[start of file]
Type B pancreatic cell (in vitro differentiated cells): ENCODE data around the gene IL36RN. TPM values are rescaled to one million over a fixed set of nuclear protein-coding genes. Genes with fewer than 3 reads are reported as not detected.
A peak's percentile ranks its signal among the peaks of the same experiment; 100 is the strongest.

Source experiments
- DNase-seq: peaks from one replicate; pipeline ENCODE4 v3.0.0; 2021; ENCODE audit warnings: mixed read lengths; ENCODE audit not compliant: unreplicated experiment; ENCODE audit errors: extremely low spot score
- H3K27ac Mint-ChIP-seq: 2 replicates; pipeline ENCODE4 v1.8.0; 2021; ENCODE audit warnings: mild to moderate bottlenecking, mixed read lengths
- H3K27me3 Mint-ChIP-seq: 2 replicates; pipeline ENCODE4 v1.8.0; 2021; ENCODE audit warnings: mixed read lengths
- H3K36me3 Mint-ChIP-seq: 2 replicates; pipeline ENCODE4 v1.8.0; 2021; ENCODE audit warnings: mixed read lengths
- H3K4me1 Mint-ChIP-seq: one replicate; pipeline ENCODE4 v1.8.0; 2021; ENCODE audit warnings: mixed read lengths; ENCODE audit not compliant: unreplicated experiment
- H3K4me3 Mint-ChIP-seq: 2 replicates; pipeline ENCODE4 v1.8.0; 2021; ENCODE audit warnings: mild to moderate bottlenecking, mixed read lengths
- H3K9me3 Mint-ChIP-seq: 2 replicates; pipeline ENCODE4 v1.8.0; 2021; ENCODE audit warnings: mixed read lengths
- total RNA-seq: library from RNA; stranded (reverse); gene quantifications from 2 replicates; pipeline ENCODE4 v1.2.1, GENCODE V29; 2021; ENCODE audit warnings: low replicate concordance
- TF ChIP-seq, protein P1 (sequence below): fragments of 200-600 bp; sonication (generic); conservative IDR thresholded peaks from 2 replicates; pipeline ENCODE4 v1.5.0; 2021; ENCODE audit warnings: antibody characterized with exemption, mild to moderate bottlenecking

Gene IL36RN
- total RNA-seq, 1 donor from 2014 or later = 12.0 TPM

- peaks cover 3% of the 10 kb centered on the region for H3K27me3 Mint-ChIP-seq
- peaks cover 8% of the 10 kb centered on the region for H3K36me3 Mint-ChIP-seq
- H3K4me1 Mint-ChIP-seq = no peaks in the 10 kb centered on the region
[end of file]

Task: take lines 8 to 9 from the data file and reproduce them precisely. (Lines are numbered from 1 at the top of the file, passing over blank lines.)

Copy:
- H3K4me1 Mint-ChIP-seq: one replicate; pipeline ENCODE4 v1.8.0; 2021; ENCODE audit warnings: mixed read lengths; ENCODE audit not compliant: unreplicated experiment
- H3K4me3 Mint-ChIP-seq: 2 replicates; pipeline ENCODE4 v1.8.0; 2021; ENCODE audit warnings: mild to moderate bottlenecking, mixed read lengths